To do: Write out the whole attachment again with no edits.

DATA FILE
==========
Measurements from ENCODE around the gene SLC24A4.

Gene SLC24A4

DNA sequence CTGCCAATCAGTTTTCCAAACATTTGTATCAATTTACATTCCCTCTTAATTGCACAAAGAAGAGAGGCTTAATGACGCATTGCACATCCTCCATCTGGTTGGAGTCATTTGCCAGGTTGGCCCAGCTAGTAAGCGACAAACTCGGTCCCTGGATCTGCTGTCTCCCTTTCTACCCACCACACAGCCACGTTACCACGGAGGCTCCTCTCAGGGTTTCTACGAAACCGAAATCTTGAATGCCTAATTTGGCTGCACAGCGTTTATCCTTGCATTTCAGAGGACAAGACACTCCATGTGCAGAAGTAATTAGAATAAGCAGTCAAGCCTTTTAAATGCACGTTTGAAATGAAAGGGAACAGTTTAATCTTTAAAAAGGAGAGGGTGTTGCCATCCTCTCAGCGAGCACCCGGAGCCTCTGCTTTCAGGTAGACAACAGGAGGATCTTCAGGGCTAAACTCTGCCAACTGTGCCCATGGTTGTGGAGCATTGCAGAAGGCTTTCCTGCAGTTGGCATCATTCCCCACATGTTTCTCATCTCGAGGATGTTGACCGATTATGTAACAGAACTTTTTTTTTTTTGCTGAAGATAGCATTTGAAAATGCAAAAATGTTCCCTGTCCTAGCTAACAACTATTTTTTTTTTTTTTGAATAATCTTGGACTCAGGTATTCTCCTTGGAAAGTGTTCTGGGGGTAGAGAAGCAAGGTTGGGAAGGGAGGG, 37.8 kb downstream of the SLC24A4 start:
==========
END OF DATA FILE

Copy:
Measurements from ENCODE around the gene SLC24A4.

Gene SLC24A4

DNA sequence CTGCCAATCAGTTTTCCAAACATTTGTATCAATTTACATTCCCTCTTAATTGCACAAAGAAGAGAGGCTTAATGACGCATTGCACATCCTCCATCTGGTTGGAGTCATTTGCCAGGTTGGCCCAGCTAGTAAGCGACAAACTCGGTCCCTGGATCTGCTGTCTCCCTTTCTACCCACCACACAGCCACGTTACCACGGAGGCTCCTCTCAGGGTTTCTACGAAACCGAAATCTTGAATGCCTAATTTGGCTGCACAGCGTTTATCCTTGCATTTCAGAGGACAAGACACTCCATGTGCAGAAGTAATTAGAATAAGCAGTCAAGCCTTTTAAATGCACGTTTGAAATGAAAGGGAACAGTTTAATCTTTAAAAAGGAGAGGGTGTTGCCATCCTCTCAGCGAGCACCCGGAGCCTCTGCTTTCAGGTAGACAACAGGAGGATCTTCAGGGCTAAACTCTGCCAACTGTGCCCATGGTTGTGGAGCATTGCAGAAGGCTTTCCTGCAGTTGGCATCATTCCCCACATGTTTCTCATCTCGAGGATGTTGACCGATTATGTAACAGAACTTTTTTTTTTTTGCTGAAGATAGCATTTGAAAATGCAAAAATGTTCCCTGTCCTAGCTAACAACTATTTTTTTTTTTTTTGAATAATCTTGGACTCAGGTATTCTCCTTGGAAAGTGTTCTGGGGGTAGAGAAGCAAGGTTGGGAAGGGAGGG, 37.8 kb downstream of the SLC24A4 start: